Work to begin on innovative Willow Pond stormwater filter

Willow Pond map
A new spent lime filter will be constructed north of Willow Pond in Roseville. The arrows show how stormwater flows downstream to nearby Bennett Lake.

This fall, Willow Pond in Roseville will be the site of a new project designed to remove phosphorus from stormwater, helping to improve water quality downstream in Bennett Lake.

The contractor constructing the project, Peterson Companies, plans to start work the second week of September and will be onsite for about two months, with the possibility of additional finishing work to be completed by spring of 2019.

The construction process includes digging a spent lime treatment basin, running new storm sewer and electrical lines, and installing an innovative control system to regulate stormwater flow through the basin.

Residents and park users can also expect to see:

  • Limited tree and brush removal around the construction site.
  • Temporary closure of the walking trail along Willow Pond.
  • Slight, intermittent lowering of the water level in Willow Pond.


Cleaner water through spent lime

The filtration basin will be filled with spent lime, a clay-like material repurposed from municipal drinking water treatment.

Once completed, the system will work like this:

1) Polluted stormwater from Willow Pond flows into the filtration basin through a new pipe running beneath Willow Park trail.
2) Phosphorus in the water binds to the spent lime material in the basin. Having soaked through the spent lime, treated water is expected to contain up to 70 percent less phosphorus.
3) Treated water flows through another new pipe to the existing storm sewer system and heads downstream (eastward) to Bennett Lake, which is impaired for excess phosphorus.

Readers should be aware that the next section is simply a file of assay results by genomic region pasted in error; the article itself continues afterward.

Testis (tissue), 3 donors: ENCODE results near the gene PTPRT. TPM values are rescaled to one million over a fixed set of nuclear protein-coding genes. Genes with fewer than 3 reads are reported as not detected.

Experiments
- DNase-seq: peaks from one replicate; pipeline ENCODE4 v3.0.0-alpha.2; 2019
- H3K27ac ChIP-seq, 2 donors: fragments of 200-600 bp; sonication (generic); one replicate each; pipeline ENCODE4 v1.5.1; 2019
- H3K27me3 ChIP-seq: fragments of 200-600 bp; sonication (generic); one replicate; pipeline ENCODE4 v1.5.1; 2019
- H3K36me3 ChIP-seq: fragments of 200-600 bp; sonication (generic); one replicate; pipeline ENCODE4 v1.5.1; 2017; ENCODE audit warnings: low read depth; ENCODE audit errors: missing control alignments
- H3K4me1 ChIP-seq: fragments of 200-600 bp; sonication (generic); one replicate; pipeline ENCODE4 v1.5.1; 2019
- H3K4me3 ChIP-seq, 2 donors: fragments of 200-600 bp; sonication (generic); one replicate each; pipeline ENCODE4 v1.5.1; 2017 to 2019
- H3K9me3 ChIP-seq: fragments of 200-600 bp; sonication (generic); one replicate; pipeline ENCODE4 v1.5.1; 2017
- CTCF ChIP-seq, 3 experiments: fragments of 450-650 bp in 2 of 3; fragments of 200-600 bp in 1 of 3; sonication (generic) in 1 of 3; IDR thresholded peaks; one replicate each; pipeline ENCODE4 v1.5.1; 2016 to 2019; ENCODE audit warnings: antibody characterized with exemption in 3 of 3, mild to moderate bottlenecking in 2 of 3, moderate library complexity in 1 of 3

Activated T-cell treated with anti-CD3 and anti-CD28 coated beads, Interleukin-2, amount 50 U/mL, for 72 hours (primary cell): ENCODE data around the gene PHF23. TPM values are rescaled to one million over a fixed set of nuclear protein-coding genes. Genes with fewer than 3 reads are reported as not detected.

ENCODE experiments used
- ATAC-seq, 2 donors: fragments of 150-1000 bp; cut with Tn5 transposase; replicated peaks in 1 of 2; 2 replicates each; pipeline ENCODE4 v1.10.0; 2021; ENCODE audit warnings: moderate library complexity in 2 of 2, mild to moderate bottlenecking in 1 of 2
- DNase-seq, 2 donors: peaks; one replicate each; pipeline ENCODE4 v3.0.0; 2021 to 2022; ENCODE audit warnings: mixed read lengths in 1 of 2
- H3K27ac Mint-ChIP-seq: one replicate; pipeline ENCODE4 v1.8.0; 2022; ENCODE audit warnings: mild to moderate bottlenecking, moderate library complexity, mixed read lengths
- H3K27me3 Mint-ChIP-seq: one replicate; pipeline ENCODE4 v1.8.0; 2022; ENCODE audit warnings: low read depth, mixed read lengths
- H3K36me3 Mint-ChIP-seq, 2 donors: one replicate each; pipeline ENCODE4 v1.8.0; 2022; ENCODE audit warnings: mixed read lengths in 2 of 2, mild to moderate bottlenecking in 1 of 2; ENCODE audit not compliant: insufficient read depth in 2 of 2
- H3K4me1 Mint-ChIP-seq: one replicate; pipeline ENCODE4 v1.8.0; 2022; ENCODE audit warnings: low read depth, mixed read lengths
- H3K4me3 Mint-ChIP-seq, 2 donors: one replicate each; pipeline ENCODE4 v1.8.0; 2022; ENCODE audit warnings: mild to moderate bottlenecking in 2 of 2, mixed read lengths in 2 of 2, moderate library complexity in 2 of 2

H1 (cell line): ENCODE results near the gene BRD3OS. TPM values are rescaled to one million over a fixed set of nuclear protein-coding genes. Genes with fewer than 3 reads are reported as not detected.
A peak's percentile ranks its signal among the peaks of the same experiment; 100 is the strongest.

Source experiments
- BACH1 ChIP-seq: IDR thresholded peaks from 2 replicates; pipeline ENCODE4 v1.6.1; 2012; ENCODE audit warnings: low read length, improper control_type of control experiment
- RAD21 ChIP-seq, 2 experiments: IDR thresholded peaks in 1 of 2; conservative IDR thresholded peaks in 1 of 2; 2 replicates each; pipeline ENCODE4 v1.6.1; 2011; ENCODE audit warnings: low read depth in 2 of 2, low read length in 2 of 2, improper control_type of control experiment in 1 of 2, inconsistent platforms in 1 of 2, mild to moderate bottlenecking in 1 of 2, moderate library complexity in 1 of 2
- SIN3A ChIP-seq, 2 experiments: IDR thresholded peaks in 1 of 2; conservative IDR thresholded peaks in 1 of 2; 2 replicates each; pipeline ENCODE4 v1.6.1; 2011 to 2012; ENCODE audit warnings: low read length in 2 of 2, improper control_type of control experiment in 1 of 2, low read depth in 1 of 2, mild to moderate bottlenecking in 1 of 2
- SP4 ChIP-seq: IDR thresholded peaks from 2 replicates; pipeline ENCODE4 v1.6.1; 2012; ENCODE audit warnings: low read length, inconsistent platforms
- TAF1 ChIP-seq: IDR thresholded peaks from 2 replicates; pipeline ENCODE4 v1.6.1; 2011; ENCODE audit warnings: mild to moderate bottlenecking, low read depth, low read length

Willow Pond path and rendering
Left: Stormwater from Willow Pond will flow beneath the park path through a new pipe to be constructed this fall. Right: This rendering shows the planned spent lime treatment basin to be installed just north of the park path. After stormwater is treated in the basin, it will flow through a new pipe to the storm sewer system and then on to Bennett Lake.

A matter of timing

What makes this project unique is the high-tech control system used to determine how much stormwater is treated at any given time. According to Charlie Hinds, water resources engineer at Barr Engineering, the goal is to optimize efficiency of the spent lime filter. “We want to experiment with how long water should react in the basin, and how long the spent lime material needs to dry out before it can effectively remove phosphorus again.”

For an emerging technology like spent lime treatment, the Willow Pond project is an opportunity to fine-tune this method of removing phosphorus from stormwater. Monitoring data collected here and at the recently completed Frost and Kennard Spent Lime Filter near Wakefield Lake in Maplewood will help us evaluate the effectiveness of spent lime under various conditions. Most of all, it will send cleaner water downstream.

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